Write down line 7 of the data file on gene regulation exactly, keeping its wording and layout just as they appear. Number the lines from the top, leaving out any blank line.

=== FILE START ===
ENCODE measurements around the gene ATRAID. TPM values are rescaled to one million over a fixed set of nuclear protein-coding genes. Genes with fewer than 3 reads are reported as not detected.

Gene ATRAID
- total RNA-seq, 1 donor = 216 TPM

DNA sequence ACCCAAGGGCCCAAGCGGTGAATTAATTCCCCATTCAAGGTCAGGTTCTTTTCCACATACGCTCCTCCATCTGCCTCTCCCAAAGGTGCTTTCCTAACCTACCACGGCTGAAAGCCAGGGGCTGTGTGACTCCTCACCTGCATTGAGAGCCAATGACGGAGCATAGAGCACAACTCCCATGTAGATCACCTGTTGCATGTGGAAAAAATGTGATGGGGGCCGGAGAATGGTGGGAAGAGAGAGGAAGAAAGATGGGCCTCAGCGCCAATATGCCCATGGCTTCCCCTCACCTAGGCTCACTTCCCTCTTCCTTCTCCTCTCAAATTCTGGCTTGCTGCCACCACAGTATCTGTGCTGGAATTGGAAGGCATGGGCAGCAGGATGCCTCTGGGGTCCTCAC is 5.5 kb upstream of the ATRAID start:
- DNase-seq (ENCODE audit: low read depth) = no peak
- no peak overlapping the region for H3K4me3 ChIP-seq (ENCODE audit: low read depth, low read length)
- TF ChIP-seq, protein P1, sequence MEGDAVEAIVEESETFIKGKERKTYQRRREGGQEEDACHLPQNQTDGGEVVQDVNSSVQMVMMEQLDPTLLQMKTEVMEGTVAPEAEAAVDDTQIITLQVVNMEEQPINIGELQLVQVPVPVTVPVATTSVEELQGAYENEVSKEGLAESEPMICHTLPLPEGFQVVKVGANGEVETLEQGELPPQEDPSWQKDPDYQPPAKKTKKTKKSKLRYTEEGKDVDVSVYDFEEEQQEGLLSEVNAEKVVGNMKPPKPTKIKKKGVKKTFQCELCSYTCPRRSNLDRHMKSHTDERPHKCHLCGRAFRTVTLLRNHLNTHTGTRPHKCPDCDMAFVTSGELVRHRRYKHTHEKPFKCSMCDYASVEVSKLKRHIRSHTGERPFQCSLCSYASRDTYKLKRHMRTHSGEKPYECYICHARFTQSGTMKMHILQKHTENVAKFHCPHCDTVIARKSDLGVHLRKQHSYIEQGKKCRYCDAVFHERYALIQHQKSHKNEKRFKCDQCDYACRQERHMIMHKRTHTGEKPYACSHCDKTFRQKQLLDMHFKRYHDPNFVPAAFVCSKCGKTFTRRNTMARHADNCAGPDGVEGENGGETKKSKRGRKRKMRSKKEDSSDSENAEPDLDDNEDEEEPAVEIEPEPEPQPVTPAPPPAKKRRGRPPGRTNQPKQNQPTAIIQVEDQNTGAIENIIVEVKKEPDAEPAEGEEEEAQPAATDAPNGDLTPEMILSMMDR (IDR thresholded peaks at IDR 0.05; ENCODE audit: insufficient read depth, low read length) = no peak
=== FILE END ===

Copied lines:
- TF ChIP-seq, protein P1, sequence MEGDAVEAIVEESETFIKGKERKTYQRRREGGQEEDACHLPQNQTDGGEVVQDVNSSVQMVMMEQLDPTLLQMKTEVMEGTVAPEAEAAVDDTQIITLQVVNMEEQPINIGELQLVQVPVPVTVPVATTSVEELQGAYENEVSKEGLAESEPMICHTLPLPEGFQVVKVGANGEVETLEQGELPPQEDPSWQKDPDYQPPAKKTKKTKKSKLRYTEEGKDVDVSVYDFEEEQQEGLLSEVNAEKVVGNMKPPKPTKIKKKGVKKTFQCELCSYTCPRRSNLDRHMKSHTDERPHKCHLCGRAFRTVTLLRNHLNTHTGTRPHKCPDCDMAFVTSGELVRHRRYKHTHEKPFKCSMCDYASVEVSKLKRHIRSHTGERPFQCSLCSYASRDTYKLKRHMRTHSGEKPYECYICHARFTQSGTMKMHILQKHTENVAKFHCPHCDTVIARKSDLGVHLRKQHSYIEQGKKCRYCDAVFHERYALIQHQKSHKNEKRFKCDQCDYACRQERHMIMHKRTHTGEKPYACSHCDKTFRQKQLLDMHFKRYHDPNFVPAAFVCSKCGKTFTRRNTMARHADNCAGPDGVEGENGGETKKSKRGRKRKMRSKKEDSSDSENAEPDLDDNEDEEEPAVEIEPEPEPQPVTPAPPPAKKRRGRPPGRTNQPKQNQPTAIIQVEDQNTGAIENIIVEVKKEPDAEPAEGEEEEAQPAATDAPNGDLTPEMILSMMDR (IDR thresholded peaks at IDR 0.05; ENCODE audit: insufficient read depth, low read length) = no peak